6.5/10
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22 user 17 critic

Gumshoe (1971)

GP | | Comedy, Crime, Drama | December 1971 (UK)
Nightclub comedian Eddie Ginley fulfills his Dashiell Hammett love by putting an ad in the paper as a private eye.

Director:

Stephen Frears

Writer:

Neville Smith
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Nominated for 2 BAFTA Film Awards. Another 1 win. See more awards »

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Cast

Cast overview, first billed only:
Albert Finney ... Eddie Ginley
Billie Whitelaw ... Ellen
Frank Finlay ... William
Janice Rule ... Mrs. Blankerscoon
Carolyn Seymour ... Alison
Fulton Mackay ... Straker
George Innes ... Bookshop Proprietor
George Silver George Silver ... De Fries
Bill Dean ... Tommy (as Billy Dean)
Wendy Richard ... Anne Scott
Maureen Lipman ... Naomi
Neville Smith Neville Smith ... Arthur
Oscar James Oscar James ... Azinge
Joe Kenyon Joe Kenyon ... Joey (as Joey Kenyon)
Bert King Bert King ... Mal
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Storyline

Ginley (Albert Finney) is a nightclub bingo caller eager for a career change. On his thirty-first birthday, he advertises himself as a private eye in the newspaper. He dons a trench coat, and begins engaging others in rapid-fire dialogue as if he were Humphrey Bogart, or some Dashiell Hammett creation. Soon after, Ginley is phoned by a fat man, who gives him a package containing a gun, a photograph, and a large sum of money. Eventually Ginley is investigating a case involving smuggling of weapons as well as drugs. Ginley also finds himself at odds with his unsupportive brother, who offers Ginley payment to break off his investigations. Eventually Ginley learns of his brother-in-law's involvement in the crimes at hand. Ginley faces a series of daunting tasks: solving the crimes, bringing justice to the smugglers (and a murderer), as well as maintaining his safety and sanity in the process. Written by veloc <velo_00@yahoo.com>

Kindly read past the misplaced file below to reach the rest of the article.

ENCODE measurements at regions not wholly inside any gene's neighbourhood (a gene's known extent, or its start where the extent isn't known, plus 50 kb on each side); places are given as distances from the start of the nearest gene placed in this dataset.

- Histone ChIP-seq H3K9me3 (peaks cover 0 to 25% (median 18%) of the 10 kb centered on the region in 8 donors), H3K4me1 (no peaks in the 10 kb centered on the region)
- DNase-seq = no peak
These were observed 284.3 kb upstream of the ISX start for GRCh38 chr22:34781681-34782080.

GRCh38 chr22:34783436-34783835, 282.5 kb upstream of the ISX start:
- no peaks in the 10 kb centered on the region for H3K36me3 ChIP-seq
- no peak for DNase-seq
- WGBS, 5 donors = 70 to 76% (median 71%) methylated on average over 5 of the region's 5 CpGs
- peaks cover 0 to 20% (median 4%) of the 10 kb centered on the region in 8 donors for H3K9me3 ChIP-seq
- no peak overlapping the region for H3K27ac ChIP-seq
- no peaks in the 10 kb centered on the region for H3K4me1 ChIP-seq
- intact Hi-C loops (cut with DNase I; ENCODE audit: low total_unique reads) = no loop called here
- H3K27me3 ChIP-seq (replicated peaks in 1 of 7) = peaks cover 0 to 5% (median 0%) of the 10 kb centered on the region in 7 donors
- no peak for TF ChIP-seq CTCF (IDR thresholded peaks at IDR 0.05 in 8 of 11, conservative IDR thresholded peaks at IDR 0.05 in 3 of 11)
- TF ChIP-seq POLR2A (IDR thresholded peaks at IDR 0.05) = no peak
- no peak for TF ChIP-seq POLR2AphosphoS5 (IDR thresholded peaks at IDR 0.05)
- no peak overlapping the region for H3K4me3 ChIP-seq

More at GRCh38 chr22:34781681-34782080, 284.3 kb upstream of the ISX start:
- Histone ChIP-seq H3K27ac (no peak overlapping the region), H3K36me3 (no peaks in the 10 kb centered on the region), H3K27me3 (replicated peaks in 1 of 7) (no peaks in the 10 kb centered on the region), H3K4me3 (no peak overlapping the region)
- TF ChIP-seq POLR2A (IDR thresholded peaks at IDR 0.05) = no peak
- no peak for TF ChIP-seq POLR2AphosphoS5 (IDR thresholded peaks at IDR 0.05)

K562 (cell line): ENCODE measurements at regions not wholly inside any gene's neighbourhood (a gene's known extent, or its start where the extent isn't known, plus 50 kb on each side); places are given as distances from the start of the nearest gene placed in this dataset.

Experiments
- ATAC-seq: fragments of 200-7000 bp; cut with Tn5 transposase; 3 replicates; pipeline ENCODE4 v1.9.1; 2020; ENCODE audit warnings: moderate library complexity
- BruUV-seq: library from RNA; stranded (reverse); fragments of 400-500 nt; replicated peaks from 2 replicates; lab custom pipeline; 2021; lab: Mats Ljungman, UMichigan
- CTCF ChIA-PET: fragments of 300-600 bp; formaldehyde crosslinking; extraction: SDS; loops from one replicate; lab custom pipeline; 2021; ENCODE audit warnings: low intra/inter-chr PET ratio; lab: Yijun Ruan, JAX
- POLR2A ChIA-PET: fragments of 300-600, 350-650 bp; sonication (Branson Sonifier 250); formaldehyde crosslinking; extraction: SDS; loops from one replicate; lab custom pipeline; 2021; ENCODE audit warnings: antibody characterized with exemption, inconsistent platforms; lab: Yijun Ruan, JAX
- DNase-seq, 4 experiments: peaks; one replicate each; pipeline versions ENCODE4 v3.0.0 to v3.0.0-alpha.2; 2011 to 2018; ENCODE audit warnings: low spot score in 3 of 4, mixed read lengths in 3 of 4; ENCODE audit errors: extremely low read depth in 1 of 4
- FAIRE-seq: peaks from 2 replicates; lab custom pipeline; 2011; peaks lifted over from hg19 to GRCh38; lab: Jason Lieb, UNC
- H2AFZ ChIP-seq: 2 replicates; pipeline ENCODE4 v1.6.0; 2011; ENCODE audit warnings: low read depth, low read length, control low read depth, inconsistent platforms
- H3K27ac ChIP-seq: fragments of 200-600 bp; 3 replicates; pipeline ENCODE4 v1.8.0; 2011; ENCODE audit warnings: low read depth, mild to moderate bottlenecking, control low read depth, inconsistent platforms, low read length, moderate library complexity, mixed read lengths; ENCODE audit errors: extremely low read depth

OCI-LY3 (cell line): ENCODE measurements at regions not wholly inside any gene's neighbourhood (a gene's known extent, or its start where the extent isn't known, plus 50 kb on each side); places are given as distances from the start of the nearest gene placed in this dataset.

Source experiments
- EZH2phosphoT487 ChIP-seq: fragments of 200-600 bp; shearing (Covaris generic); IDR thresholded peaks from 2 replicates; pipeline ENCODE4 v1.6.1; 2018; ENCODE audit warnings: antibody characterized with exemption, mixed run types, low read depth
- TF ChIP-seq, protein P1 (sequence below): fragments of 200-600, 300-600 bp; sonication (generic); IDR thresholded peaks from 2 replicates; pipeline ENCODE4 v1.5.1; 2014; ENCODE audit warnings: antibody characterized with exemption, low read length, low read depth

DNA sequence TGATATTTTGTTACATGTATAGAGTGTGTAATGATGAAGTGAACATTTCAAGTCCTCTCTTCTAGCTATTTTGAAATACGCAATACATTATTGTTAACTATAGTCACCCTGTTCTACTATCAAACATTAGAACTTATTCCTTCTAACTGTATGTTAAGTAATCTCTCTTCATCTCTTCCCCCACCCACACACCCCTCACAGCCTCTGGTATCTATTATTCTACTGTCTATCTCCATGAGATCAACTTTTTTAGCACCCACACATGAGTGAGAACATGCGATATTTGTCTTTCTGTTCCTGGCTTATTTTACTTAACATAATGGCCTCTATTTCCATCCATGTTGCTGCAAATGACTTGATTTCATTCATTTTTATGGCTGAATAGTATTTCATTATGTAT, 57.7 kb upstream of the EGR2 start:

Plot Summary | Add Synopsis

Taglines:

Finney's the Dick...Gumshoe's the Flick See more »

Genres:

Comedy | Crime | Drama | Mystery

Certificate:

GP | See all certifications »

Parents Guide:

View content advisory »
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Details

Country:

UK

Language:

English

Release Date:

December 1971 (UK) See more »

Also Known As:

Auf leisen Sohlen See more »

Company Credits

Show more on IMDbPro »

Technical Specs

Runtime:

Sound Mix:

Mono

Color:

Color (Eastmancolor) (uncredited)

Aspect Ratio:

1.66 : 1
See full technical specs »
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Did You Know?

Trivia

The film ends with a long take of Eddie sitting in his room with a hat on, smoking a cigarette and listening to a record. Writer Neville Smith wanted the record to be an authentic rock'n'roll classic, perhaps Elvis Presley's original recording of "Blue Suede Shoes", but the rights to this and other recordings of the period were prohibitively expensive and it was cheaper for Andrew Lloyd Webber and Tim Rice to write a new song instead. See more »

Goofs

The attempts at Liverpool accents from Albert Finney and particularly from Frank Finlay are risible. See more »

Quotes

Tommy: [Eddie has gone to Botha Export Co Ltd for further investigations] We're closed!
Anne Scott: Got your coat?
Tommy: Yeah!
Anne Scott: Put it on.
Tommy: Who are you?
Anne Scott: Board of Trade.
Tommy: Well, what do you want?
Anne Scott: We have Powers Of Search.
Tommy: You don't look like the Board Of Trade to me.
Anne Scott: We're changing the image. Would you sit down please. Oh, wait. You've got something on your eye. No, don't touch it, don't touch it. Leave it to me. Relax.
[...]
See more »

Crazy Credits

The opening Columbia logo does not have the Columbia name on it, just the lady with the torch. See more »

Connections

References Casablanca (1942) See more »

Soundtracks

Baby, you're good for me
Music by Andrew Lloyd Webber
Lyrics by Tim Rice
Sung by Roy Young
See more »

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User Reviews

 
Insanely under-rated, under-appreciated
24 April 2015 | by A_Different_DrummerSee all my reviews

The 70s. You had to be there.

The cheap production standards of the 50s were an attempt to mass produce films the way you would would mass produce shoes. The 60s was an experimental era the same way the children of the 60s were experimenting with everything they could get their hands on.

By the 70s films had become more contemplative. The folks behind this little gem decided it was time somebody wrote a script that captured the very essence of the film noires from the 40s.

Notice I emphasized the script first, because the rest seems almost an afterthought. Make no mistake. Finney is brilliant as the protagonist comic who wants to be a shamus, a gumshoe, but without that magical script there would be no movie.

The script is brilliant. You could turn the picture off and simply listen to the soundtrack and not miss much. ITS THAT GOOD.

One scene in particular where Eddie has to seduce an office girl to get an address seems a riff off Bogey in BIG SLEEP. But with better and faster dialog.

The fact that even the IMDb tag for the film says "comedy" -- WHICH IT WAS NOT -- tells you how lost this gem is in the annals of film.

Whitelaw is great. Janice Rule steals her few scenes.

Recommended.


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